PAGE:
3. Notwithstanding Clause 2(b): 
      1. Where an emergency occurs, a non-emergency related community issue arises or where an annual community event is held during the 60-day period prior to, and including, Voting Day, a Member of Council may use Corporate resources to advise or contact their ward constituents with the approval of the City Clerk and Solicitor; 
      2. The prohibitions set out in Clause 2(b) are not applicable where the City equipment, facilities or website access are available for such use by the public generally and the Member of Council is receiving no special preference with respect to its use; and
      3. The prohibitions set out in Clause 2(b) are not applicable to a Member of Council who is acclaimed, or who is retiring from office and therefore not a candidate in the election.
  3. Staff Involvement in Elections

    • In line with the City’s Employee Code of Conduct, City Staff are expected preserve the public trust and confidence in the City and apply the core values of the Code to their daily work. With respect to Elections, employees are expected to promote the principles of transparency, impartiality, respect and accountability as follows:
    1. Employees engaged in political activities must take care to separate those personal activities from their official positions. Employees may participate in political activity at the federal, provincial and municipal levels providing that such activity does not take place during work hours or utilize City assets, resources, or property. Notices, posters or similar material in support of a particular candidate or political party are not to be displayed or distributed by employees on City work sites or on City property.
    2. Employees wishing to run for federal, provincial or municipal office must request, and obtain, a leave of absence without pay, and abide by the respective legislation governing such elections.
    3. Should an employee of a sitting Member of Council wish to run for election or by-election, that employee must begin the required leave of absence immediately upon certification of the nomination by the City Clerk or designate.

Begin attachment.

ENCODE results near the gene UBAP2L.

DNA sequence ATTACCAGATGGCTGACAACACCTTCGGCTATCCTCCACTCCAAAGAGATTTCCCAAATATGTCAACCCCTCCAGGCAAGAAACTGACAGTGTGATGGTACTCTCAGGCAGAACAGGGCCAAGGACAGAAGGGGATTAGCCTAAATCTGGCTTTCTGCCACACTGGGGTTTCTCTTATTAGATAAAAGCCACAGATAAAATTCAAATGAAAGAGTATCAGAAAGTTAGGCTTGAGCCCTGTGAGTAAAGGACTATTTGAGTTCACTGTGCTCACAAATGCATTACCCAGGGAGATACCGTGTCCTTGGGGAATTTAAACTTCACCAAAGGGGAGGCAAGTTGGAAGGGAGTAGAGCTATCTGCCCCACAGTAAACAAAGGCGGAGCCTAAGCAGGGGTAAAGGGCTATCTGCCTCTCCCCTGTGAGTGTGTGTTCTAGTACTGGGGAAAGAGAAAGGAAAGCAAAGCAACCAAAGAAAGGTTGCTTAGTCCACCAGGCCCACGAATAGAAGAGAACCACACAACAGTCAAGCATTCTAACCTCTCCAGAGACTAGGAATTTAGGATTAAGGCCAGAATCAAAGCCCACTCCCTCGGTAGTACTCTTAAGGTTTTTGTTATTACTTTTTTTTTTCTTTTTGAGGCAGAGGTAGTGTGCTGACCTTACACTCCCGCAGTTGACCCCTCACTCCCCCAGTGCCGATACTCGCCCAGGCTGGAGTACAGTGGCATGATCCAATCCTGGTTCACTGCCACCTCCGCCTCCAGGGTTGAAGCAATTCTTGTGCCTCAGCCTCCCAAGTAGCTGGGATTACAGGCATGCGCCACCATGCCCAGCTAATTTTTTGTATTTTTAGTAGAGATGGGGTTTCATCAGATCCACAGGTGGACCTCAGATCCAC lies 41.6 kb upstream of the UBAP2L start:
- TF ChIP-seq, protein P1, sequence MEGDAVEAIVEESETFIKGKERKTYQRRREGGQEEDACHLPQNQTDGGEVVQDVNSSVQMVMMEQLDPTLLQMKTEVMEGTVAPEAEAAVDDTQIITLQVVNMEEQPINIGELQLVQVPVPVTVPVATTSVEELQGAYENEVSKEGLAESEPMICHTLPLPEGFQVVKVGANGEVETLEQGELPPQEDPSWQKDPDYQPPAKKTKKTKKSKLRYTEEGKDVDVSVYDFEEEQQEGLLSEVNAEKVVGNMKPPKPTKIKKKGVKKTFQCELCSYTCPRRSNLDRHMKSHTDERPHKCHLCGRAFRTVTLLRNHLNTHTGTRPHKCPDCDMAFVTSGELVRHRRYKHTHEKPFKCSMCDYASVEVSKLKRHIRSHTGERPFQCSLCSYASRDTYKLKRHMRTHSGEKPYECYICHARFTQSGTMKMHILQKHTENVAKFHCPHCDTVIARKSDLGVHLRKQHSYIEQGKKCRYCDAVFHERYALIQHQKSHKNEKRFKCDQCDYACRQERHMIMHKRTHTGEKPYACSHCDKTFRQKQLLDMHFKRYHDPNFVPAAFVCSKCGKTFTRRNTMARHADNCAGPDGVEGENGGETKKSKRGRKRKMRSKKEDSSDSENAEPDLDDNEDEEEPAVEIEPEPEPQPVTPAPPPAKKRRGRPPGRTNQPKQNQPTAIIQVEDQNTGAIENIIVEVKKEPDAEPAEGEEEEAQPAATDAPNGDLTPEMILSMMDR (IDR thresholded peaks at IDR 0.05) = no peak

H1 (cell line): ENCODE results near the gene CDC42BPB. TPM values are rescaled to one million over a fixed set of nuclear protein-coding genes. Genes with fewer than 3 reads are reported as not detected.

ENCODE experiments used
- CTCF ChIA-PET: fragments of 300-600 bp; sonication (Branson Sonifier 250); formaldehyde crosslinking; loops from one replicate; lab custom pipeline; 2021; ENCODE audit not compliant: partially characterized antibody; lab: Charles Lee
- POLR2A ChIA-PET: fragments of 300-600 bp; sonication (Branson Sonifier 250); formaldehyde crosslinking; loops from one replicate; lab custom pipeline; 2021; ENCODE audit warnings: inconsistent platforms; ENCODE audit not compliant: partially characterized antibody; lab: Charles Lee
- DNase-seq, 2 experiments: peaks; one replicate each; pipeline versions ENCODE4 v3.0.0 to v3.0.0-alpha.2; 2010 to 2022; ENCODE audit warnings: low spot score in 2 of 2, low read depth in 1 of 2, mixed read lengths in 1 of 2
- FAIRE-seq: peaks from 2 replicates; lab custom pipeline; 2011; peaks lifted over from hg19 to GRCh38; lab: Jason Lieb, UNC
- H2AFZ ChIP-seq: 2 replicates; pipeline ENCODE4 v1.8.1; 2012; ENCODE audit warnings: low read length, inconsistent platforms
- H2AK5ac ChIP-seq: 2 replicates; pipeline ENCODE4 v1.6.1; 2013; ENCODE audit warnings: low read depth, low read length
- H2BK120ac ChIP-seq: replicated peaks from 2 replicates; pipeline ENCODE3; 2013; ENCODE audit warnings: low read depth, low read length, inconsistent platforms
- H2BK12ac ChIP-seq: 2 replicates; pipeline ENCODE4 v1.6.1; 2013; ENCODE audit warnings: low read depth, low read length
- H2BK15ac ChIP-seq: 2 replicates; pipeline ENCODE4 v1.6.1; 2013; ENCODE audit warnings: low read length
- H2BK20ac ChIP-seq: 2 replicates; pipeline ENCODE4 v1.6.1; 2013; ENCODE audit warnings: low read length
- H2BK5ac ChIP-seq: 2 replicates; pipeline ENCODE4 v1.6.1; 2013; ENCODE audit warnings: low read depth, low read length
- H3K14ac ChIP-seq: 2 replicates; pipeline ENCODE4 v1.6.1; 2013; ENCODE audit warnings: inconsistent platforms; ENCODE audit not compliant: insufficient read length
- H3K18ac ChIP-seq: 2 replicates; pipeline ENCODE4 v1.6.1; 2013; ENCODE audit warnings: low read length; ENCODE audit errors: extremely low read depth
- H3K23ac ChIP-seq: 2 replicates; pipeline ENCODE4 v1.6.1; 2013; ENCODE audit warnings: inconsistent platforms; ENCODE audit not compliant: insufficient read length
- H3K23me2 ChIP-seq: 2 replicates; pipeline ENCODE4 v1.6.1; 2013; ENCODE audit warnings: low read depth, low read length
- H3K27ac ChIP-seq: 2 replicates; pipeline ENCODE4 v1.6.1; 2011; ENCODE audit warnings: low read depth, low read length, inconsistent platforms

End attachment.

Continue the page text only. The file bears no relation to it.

• Subsequently, all employee accesses, including email and security, related to the Member’s office will be suspended and all Corporate assets and resources, such as cell phones and electronic storage devices, utilized by the individual as a result of employment within the Councillor’s office must be returned immediately.
  4. Budget Administration

    1. As approved by the Member Services Committee, in a municipal election year, a pro-rated portion of the annual budget for each Members’ office is to be reserved for the new term of Council. This means that up to 11/12 of the budget can be spent by the incumbent Member and 1/12 is to be reserved for the next term. The staff of the City Clerk's Office will monitor expenditures to assist each office in ensuring that the budget threshold is not exceeded.
    2. In the event of a ward or city-wide by-election, or an appointment for a position of Council, funds from the vacated Member’s office will be set aside on a pro-rated basis for the newly elected representative based on the start date of the new Member.
    3. Pursuant to Clause 4(b), any pre-committed funds and obligations, such as web hosting fees, will be brought to the attention of the City Clerk and Solicitor within 48 hours of the certification and will be addressed on a case-by-case basis.
  5. Enforcement

    • Should any written complaint arise regarding the alleged use of Members' budgets or other Corporate resources in contravention of this policy, the City Clerk and Solicitor, or his/her designate, shall have the delegated authority to investigate it and resolve any issues. If a breach of this policy is confirmed, the Member will be required to personally repay any of the costs associated with the breach.